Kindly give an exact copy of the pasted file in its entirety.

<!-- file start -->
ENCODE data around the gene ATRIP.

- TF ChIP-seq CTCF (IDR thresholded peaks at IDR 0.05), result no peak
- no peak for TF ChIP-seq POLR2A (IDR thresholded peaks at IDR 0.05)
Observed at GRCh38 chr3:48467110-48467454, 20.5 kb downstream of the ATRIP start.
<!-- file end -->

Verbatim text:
ENCODE data around the gene ATRIP.

- TF ChIP-seq CTCF (IDR thresholded peaks at IDR 0.05), result no peak
- no peak for TF ChIP-seq POLR2A (IDR thresholded peaks at IDR 0.05)
Observed at GRCh38 chr3:48467110-48467454, 20.5 kb downstream of the ATRIP start.